A tour of the Aspern Essling Battlefield.

These pictures were taken by P-O Jönsson during a recent trip to Vienna.

The monument of the battle. The wounded Austrian lion is pinning down a French eagle. Both Aspern and Essling are now suburbs to Vienna that can be reached by bus and most of the marshes around the Danube has been drained.

The Marchfelt looking North.

These pictures are taken from just North-West of Essling. Unfortunately most of the area between the villages are now taken up by a enormous car-plant.

On the second day the French gunners of the Grand Battery had just about this view.

In this almost flat terrain Marualz, St. Sulpice and d'Espagne's divisions fought Liechtenstien's troopers during the first day, a massive battle involving over 10.000 cavalrymen.

It was also here that Napoleons last attempt to break the Austrian center failed on the second day.

The Northen tip of Essling where you can just make out the roof of the Granary (hex 33.16) among the trees of the Great Garden.

The slight rise on the horizon is Raasdorf where Napoleon's HQ was located during the battle of Wagram six weeks later.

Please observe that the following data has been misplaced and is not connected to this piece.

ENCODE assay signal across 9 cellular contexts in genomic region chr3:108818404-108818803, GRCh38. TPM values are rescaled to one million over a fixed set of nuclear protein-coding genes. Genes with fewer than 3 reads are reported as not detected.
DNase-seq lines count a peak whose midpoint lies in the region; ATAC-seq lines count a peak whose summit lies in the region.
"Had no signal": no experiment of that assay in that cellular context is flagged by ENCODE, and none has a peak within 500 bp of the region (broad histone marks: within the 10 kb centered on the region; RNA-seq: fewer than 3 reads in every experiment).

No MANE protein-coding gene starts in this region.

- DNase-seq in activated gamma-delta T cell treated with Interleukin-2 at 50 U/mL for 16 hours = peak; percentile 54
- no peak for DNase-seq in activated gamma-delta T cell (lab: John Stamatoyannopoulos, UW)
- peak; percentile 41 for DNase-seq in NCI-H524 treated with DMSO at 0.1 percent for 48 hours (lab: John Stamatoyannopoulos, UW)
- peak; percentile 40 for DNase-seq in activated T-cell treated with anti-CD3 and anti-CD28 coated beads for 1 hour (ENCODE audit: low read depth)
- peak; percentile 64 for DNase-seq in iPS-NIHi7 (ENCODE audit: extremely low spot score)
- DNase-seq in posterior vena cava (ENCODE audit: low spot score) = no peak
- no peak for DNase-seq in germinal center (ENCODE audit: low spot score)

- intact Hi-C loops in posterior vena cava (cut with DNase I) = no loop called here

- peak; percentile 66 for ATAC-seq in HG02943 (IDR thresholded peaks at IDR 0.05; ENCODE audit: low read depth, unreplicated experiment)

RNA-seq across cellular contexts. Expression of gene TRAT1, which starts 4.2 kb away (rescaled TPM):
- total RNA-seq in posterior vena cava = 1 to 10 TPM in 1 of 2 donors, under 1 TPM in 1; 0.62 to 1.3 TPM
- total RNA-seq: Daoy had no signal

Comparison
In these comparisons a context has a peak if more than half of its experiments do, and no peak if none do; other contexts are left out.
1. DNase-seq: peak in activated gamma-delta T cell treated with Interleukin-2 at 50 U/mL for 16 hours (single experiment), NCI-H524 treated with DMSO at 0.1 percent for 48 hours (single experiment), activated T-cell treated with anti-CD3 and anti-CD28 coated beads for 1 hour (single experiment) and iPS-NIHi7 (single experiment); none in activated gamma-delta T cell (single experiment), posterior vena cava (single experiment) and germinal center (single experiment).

The church in Aspern as seen looking west from hex 16.17. Both the church and village was destroyed during the battle, and was later rebuilt from the ground.

Allthrough he was mortally wounded far from it, the church also has a plaque commemorating Lannes (to the left of crucifix on the wall).

The massive Granary, seen from the South, towers over the rest of Essling. The mural on the wall is a sundial. The second day the Austrians managed to capture all of Essling save for this building that were defended by General Boudet and the remnants of his division. The Austrians where soon driven out by parts of the Imperial Guard.

The Granary seen from the east. Over this allmost level ground the Austrian Grenadiers charged five times against the close to one meter (3 feet) thick walls. The Grendiers lost more than eighty percent of their numbers and were reduced to trying to hack through the walls with their bayonets.

© 2002 MultiMan Publishing, LCC